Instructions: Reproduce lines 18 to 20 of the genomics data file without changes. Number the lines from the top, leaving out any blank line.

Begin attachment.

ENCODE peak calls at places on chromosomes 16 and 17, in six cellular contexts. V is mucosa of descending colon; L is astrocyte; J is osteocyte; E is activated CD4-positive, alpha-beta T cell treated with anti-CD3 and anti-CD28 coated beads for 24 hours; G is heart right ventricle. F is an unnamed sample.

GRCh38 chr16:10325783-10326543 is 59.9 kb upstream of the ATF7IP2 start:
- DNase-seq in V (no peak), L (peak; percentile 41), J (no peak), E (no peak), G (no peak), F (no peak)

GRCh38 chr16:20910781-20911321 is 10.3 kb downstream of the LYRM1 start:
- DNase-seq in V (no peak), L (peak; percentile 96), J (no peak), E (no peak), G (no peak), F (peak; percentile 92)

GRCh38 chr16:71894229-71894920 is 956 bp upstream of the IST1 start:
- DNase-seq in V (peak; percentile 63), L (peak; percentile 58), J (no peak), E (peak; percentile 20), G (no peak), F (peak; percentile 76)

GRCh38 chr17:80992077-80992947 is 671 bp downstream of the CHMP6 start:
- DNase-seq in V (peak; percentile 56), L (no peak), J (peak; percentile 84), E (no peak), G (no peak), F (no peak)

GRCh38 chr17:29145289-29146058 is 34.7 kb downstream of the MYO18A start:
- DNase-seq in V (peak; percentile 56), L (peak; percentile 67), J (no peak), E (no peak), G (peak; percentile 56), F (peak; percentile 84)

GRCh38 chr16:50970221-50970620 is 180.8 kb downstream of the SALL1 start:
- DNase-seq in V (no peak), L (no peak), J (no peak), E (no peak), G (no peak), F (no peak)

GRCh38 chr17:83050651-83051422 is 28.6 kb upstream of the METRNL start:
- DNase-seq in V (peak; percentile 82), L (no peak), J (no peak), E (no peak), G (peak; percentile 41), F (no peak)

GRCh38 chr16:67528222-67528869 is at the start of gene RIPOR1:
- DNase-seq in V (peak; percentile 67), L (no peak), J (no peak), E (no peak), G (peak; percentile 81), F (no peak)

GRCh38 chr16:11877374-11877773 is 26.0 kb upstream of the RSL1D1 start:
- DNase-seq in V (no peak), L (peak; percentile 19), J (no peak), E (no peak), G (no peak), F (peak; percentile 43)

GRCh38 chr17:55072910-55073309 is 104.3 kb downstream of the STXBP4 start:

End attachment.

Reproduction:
GRCh38 chr16:11877374-11877773 is 26.0 kb upstream of the RSL1D1 start:
- DNase-seq in V (no peak), L (peak; percentile 19), J (no peak), E (no peak), G (no peak), F (peak; percentile 43)

GRCh38 chr17:55072910-55073309 is 104.3 kb downstream of the STXBP4 start: